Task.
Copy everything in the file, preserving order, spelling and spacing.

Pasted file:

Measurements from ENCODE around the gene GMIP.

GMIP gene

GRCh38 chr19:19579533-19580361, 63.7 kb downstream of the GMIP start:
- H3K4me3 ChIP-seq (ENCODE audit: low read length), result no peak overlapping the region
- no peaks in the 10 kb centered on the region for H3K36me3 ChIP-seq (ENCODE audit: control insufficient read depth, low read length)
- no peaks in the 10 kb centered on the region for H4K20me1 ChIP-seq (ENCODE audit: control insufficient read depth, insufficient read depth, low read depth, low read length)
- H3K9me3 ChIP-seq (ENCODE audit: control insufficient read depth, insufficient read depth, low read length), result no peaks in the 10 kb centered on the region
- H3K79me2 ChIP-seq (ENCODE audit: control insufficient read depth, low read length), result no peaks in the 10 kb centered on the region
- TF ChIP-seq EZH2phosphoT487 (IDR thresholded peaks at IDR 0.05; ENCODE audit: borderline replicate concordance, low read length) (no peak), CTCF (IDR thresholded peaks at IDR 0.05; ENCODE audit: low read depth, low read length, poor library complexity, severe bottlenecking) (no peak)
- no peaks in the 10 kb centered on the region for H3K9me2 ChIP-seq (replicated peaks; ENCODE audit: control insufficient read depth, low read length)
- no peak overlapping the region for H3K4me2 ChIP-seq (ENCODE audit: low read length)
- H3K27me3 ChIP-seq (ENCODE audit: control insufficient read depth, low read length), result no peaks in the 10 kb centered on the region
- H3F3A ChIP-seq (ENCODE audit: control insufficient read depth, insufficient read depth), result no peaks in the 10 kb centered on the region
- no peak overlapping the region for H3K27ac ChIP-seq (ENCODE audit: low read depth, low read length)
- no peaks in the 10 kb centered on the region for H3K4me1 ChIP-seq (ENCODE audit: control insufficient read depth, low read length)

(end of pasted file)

Measurements from ENCODE around the gene GMIP.

GMIP gene

GRCh38 chr19:19579533-19580361, 63.7 kb downstream of the GMIP start:
- H3K4me3 ChIP-seq (ENCODE audit: low read length), result no peak overlapping the region
- no peaks in the 10 kb centered on the region for H3K36me3 ChIP-seq (ENCODE audit: control insufficient read depth, low read length)
- no peaks in the 10 kb centered on the region for H4K20me1 ChIP-seq (ENCODE audit: control insufficient read depth, insufficient read depth, low read depth, low read length)
- H3K9me3 ChIP-seq (ENCODE audit: control insufficient read depth, insufficient read depth, low read length), result no peaks in the 10 kb centered on the region
- H3K79me2 ChIP-seq (ENCODE audit: control insufficient read depth, low read length), result no peaks in the 10 kb centered on the region
- TF ChIP-seq EZH2phosphoT487 (IDR thresholded peaks at IDR 0.05; ENCODE audit: borderline replicate concordance, low read length) (no peak), CTCF (IDR thresholded peaks at IDR 0.05; ENCODE audit: low read depth, low read length, poor library complexity, severe bottlenecking) (no peak)
- no peaks in the 10 kb centered on the region for H3K9me2 ChIP-seq (replicated peaks; ENCODE audit: control insufficient read depth, low read length)
- no peak overlapping the region for H3K4me2 ChIP-seq (ENCODE audit: low read length)
- H3K27me3 ChIP-seq (ENCODE audit: control insufficient read depth, low read length), result no peaks in the 10 kb centered on the region
- H3F3A ChIP-seq (ENCODE audit: control insufficient read depth, insufficient read depth), result no peaks in the 10 kb centered on the region
- no peak overlapping the region for H3K27ac ChIP-seq (ENCODE audit: low read depth, low read length)
- no peaks in the 10 kb centered on the region for H3K4me1 ChIP-seq (ENCODE audit: control insufficient read depth, low read length)